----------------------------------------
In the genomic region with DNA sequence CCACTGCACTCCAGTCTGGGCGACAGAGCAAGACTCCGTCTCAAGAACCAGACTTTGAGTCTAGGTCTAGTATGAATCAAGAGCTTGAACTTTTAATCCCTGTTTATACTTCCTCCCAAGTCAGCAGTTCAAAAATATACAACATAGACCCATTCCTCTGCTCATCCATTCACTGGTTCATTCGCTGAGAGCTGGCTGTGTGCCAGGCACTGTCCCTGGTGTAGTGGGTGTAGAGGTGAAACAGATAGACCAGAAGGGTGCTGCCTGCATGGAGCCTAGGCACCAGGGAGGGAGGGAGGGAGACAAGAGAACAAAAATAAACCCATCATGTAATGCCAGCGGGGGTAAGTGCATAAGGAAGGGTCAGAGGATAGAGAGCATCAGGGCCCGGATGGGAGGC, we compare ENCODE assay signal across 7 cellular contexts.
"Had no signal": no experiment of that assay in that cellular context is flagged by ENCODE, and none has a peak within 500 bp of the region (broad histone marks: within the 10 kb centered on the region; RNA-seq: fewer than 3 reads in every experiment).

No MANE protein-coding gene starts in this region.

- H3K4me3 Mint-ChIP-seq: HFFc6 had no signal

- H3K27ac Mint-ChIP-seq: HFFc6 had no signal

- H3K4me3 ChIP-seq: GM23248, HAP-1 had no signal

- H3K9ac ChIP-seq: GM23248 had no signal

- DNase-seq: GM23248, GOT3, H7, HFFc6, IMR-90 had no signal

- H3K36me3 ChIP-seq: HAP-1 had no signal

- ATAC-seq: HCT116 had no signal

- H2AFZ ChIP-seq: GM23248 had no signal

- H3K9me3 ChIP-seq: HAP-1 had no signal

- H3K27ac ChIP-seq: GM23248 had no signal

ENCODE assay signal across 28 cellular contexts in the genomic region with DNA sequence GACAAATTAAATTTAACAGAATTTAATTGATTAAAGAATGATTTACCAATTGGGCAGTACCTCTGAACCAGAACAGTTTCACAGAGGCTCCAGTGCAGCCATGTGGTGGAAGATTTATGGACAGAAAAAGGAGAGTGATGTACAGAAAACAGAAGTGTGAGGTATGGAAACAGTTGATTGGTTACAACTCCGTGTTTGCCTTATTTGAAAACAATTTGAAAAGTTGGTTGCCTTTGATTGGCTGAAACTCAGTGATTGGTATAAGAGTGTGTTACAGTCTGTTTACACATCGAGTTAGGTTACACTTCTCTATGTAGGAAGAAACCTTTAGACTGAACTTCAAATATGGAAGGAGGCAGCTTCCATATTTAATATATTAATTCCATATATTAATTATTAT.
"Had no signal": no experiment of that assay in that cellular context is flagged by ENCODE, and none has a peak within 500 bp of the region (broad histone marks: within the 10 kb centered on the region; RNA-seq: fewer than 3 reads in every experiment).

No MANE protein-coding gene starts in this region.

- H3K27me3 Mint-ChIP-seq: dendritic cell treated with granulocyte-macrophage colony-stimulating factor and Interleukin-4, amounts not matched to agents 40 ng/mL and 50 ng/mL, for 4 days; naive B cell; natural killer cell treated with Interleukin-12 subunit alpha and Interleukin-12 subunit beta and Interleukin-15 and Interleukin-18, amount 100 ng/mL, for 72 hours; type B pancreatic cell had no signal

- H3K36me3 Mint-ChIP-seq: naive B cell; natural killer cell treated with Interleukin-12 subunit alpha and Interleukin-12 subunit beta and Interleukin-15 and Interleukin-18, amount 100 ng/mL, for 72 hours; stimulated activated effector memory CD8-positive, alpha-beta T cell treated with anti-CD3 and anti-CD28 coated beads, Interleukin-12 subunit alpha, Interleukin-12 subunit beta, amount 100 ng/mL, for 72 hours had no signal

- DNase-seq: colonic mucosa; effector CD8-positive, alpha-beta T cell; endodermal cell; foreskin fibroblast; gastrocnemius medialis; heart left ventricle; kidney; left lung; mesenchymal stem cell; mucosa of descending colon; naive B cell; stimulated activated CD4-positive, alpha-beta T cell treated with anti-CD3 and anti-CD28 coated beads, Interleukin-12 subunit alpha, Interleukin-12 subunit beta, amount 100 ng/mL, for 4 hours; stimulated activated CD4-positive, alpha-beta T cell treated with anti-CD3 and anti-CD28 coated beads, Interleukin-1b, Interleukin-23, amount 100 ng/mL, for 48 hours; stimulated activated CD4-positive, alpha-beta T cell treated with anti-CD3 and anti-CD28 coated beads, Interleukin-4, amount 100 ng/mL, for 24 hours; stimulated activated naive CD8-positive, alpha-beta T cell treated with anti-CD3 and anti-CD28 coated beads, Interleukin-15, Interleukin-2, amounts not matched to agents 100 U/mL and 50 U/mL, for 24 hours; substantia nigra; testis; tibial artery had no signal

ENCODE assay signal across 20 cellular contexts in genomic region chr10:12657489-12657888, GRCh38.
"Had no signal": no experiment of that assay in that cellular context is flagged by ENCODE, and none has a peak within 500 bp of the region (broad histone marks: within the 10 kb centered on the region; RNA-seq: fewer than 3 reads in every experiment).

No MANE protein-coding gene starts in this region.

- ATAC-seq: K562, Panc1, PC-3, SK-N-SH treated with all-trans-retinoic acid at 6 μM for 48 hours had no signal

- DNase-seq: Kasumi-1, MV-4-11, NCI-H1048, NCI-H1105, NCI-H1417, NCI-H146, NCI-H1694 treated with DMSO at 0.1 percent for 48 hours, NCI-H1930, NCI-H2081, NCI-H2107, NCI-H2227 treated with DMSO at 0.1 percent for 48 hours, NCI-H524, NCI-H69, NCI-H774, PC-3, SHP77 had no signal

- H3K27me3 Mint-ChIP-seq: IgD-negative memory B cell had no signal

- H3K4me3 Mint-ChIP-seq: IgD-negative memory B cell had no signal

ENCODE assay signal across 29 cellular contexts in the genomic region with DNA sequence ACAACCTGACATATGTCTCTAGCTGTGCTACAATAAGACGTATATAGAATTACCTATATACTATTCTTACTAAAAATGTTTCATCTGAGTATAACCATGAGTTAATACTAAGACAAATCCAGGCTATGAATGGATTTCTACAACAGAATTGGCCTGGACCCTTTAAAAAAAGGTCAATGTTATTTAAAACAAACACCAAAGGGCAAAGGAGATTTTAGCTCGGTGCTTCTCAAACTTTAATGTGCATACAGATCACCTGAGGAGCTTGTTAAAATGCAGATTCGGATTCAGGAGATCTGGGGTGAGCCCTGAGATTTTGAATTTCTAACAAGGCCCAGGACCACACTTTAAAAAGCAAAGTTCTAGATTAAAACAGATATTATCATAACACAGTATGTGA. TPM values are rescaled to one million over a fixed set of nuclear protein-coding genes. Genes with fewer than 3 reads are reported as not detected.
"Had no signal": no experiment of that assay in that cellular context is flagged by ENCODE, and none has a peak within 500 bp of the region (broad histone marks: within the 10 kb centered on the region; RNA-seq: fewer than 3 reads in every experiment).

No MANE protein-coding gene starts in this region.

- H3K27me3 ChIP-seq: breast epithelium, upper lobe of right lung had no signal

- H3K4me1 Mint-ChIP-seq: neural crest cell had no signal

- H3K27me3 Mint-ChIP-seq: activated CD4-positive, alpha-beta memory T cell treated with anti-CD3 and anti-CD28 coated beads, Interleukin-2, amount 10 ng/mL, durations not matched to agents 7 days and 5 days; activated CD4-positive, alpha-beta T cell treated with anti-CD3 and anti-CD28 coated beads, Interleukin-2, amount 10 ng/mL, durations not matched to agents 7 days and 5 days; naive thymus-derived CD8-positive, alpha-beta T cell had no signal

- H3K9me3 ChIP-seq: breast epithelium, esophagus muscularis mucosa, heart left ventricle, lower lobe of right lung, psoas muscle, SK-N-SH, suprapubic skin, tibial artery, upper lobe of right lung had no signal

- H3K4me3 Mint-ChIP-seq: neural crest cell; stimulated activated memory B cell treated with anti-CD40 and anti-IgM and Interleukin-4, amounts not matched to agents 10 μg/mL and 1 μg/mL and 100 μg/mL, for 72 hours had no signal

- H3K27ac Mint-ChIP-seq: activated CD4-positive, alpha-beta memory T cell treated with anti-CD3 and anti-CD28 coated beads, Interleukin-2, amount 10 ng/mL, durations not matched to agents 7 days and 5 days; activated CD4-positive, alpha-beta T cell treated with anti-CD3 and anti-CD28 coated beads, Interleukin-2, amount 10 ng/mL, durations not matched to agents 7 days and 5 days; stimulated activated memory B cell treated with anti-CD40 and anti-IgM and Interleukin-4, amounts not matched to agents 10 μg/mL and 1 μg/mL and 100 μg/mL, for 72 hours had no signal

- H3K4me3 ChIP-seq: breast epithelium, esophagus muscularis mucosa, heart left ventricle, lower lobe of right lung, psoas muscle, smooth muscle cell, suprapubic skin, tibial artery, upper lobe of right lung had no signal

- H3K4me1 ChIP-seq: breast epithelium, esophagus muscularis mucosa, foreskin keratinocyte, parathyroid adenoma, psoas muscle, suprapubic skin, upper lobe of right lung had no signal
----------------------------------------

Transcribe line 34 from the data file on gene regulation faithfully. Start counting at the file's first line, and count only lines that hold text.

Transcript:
- H3K4me3 Mint-ChIP-seq: neural crest cell; stimulated activated memory B cell treated with anti-CD40 and anti-IgM and Interleukin-4, amounts not matched to agents 10 μg/mL and 1 μg/mL and 100 μg/mL, for 72 hours had no signal